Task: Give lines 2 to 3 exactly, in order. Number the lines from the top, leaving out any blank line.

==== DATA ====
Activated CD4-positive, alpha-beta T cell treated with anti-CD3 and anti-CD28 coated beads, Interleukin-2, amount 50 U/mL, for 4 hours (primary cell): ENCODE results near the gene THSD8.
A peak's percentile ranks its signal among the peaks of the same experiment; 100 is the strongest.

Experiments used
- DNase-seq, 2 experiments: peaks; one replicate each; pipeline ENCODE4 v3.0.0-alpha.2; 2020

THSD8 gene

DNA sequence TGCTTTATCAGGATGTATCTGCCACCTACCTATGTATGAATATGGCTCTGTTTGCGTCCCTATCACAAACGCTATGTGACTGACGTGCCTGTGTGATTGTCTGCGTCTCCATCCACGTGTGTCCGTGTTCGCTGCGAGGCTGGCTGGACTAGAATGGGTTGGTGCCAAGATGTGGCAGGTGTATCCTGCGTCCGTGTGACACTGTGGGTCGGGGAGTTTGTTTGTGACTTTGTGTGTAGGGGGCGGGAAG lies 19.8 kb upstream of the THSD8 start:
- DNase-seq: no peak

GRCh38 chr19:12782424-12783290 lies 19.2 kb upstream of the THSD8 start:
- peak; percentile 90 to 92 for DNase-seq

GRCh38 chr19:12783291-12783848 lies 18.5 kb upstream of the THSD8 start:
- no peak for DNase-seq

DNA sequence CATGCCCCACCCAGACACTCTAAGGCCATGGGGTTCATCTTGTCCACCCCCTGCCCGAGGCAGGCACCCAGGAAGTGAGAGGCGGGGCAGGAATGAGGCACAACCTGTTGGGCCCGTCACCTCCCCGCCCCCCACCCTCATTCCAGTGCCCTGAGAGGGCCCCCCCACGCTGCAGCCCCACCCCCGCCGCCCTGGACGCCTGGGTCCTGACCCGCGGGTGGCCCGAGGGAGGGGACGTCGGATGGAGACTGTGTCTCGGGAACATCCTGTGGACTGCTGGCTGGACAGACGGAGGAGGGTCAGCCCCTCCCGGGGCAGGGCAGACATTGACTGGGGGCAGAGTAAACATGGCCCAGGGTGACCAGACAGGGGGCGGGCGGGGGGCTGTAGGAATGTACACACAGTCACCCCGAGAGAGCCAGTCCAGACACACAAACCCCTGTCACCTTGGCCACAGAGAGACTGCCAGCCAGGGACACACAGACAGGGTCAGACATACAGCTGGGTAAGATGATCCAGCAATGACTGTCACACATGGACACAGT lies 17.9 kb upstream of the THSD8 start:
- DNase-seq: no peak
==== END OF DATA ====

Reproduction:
A peak's percentile ranks its signal among the peaks of the same experiment; 100 is the strongest.

Experiments used